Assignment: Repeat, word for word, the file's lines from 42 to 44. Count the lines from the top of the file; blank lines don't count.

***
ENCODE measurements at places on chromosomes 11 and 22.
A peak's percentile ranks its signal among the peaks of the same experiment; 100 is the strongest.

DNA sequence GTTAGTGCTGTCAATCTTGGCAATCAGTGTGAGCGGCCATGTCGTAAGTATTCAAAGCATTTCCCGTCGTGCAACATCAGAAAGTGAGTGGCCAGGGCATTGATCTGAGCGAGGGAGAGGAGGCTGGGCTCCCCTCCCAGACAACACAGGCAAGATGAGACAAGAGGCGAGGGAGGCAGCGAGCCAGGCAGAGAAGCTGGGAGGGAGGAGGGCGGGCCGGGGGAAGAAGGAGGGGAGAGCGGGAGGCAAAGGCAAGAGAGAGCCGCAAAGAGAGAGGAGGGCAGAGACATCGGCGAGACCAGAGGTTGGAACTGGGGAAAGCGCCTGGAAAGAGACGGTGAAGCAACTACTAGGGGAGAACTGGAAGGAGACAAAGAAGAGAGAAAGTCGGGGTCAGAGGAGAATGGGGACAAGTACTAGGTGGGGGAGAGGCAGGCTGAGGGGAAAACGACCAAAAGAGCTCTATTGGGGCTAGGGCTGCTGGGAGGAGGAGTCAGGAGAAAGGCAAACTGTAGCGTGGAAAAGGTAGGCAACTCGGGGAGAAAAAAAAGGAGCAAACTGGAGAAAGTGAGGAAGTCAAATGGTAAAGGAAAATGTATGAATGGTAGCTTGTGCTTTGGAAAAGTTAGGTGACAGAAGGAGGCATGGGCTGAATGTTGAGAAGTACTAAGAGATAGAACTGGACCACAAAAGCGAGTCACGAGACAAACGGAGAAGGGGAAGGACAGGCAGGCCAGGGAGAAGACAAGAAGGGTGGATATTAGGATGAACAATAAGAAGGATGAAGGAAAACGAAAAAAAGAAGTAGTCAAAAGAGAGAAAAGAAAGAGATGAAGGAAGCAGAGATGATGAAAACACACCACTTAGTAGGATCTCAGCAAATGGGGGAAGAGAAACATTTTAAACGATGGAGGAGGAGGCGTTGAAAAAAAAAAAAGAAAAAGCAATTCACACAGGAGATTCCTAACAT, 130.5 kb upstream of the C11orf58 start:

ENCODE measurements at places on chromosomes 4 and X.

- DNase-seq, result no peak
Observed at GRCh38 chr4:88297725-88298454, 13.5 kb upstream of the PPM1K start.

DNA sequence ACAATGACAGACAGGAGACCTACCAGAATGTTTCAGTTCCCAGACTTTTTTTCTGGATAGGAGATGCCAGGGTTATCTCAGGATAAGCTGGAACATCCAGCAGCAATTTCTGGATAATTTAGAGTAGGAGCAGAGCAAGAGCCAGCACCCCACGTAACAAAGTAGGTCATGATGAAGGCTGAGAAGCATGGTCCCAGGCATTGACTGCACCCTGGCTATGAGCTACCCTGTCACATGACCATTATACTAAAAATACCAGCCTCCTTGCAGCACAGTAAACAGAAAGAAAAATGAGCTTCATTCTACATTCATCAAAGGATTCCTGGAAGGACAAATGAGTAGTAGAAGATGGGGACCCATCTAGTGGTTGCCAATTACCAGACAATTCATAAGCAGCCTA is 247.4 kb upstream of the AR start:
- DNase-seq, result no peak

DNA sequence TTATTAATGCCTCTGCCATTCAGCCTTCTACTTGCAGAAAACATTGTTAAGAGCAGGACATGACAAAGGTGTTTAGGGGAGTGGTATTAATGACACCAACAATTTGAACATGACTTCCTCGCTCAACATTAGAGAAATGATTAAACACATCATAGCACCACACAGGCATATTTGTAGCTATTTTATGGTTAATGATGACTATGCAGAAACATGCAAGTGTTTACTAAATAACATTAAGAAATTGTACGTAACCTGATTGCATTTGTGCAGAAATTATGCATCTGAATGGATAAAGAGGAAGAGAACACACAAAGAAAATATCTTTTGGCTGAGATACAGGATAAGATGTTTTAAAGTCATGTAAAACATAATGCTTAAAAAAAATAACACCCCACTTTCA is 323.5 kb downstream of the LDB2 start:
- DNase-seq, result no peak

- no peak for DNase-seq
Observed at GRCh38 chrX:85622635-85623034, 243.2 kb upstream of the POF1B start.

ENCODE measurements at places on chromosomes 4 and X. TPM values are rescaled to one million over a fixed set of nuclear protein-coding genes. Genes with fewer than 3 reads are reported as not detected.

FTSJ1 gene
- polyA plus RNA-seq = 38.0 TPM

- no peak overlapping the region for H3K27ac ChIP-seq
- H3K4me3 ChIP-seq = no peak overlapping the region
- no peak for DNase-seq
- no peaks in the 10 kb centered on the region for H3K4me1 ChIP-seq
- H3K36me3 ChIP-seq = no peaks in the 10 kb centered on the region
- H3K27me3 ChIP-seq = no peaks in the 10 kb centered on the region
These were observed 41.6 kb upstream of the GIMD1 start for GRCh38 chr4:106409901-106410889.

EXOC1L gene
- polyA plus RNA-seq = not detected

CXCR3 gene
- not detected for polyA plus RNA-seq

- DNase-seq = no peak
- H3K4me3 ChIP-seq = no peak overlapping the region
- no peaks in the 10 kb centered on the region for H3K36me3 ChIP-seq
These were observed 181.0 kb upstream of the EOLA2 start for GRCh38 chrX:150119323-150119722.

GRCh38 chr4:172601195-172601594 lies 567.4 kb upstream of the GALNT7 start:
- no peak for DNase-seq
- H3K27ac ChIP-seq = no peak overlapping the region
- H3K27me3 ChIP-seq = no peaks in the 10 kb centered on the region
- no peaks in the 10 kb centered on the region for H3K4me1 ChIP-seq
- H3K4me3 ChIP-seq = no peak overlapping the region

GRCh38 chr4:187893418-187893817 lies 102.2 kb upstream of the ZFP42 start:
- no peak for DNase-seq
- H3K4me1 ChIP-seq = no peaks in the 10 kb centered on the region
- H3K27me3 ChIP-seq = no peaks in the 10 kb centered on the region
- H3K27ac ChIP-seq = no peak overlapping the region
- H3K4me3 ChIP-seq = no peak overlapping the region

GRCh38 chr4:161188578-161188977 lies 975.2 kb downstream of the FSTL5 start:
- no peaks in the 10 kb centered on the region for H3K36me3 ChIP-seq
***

- H3K4me3 ChIP-seq = no peak overlapping the region

GRCh38 chr4:161188578-161188977 lies 975.2 kb downstream of the FSTL5 start:
- no peaks in the 10 kb centered on the region for H3K36me3 ChIP-seq